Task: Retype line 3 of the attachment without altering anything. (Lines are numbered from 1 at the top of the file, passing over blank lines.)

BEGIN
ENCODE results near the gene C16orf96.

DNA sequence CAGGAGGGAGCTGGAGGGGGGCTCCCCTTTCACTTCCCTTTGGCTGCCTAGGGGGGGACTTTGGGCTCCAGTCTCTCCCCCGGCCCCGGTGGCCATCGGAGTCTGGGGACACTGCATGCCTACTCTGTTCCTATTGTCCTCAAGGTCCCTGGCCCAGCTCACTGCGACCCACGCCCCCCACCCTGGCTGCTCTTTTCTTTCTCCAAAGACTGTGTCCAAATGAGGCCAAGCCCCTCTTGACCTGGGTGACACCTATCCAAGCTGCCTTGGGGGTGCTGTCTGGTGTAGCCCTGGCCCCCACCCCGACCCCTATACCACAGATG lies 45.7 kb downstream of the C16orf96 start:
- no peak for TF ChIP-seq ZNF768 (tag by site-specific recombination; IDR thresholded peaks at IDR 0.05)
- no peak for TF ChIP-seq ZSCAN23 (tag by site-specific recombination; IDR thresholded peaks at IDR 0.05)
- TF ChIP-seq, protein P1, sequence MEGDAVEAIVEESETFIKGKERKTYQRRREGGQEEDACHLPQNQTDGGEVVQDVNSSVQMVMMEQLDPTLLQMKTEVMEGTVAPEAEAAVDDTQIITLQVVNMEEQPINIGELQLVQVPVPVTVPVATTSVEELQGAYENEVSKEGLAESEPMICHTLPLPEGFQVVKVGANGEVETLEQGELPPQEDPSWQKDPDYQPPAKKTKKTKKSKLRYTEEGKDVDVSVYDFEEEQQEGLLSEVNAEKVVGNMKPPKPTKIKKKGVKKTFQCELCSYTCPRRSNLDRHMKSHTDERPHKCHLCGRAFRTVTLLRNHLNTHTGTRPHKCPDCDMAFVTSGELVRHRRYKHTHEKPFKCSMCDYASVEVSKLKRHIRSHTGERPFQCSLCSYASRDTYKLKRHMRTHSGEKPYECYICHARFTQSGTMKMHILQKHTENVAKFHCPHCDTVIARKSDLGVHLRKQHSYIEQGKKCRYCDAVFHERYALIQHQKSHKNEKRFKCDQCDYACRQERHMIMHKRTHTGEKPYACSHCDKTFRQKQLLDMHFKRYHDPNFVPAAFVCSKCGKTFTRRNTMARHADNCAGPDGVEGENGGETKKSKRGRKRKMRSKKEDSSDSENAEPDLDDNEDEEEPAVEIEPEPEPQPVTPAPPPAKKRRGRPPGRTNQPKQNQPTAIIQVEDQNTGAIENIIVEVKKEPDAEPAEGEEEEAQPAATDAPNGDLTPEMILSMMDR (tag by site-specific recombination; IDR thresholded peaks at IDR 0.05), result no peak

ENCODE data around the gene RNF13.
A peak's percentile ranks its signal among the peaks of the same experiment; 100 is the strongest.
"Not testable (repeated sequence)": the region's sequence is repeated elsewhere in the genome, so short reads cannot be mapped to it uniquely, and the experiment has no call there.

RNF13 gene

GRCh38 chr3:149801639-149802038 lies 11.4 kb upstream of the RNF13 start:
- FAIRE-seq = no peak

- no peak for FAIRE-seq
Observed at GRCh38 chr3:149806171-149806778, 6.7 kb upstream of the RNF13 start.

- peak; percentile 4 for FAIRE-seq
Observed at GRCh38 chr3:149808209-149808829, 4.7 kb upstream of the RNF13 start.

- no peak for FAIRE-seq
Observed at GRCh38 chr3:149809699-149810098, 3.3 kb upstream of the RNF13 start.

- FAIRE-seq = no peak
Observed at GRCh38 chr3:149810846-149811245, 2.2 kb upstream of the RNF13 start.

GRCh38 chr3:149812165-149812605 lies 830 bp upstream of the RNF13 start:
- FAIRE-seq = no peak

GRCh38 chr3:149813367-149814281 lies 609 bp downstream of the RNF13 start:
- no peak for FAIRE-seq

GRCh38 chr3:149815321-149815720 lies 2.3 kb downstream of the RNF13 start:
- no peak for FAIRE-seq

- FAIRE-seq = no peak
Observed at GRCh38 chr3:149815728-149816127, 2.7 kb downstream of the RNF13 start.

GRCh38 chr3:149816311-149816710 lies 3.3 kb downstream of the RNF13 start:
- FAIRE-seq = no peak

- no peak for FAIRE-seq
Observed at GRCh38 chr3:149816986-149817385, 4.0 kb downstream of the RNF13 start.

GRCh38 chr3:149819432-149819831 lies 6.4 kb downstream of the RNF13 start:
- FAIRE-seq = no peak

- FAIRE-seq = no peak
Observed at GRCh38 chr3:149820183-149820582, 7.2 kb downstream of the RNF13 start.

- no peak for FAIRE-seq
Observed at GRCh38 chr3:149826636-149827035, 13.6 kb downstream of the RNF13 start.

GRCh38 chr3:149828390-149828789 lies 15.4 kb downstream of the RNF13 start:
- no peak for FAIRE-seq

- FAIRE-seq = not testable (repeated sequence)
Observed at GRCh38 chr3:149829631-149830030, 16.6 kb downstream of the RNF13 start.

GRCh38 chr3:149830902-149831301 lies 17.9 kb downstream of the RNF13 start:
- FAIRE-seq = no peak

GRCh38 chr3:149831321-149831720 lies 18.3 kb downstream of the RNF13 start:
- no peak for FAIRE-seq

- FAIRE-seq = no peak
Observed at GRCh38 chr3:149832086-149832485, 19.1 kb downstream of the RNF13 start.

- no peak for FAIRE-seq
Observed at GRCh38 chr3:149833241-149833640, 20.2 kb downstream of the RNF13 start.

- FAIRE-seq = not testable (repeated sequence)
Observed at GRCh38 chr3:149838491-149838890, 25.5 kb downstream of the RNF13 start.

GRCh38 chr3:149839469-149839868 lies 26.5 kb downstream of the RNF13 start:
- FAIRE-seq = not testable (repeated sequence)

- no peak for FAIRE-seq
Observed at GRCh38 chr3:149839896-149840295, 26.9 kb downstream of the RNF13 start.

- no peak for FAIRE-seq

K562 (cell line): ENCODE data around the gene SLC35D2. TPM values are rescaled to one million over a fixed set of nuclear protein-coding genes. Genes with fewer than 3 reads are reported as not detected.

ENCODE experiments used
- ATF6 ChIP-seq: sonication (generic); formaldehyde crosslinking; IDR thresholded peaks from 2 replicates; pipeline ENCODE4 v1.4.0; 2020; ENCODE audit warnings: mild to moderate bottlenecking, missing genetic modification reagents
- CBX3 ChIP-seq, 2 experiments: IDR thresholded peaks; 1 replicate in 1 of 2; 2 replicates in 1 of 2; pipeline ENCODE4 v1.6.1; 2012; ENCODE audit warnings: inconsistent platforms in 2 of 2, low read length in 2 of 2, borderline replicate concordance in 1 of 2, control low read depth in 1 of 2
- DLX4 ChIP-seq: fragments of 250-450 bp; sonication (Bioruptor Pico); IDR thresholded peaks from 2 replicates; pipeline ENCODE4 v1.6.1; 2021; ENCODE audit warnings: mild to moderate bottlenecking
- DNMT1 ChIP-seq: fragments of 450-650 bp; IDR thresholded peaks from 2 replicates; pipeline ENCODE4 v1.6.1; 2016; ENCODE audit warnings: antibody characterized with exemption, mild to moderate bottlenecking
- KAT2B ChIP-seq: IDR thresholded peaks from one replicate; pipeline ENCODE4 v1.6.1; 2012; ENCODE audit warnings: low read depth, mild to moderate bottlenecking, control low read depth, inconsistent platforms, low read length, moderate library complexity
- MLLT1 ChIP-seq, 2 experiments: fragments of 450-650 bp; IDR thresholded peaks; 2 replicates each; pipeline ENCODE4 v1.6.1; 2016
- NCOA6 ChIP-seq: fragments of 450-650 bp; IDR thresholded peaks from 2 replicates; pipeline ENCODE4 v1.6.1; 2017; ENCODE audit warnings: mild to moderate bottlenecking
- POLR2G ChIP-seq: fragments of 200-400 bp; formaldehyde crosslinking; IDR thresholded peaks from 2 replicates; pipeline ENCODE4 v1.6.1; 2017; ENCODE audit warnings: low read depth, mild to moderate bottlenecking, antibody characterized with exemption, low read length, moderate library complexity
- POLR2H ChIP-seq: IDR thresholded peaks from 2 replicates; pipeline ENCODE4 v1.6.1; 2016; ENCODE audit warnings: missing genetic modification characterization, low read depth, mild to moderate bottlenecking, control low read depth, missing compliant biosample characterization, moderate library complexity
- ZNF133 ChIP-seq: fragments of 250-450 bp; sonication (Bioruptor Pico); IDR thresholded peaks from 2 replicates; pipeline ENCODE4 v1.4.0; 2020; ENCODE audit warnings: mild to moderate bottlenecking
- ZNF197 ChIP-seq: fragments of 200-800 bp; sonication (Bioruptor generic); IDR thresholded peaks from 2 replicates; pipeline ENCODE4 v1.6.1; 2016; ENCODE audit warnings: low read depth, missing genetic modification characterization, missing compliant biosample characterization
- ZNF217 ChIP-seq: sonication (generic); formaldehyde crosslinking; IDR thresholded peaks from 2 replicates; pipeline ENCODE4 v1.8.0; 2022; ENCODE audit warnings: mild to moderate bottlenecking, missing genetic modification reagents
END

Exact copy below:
- no peak for TF ChIP-seq ZNF768 (tag by site-specific recombination; IDR thresholded peaks at IDR 0.05)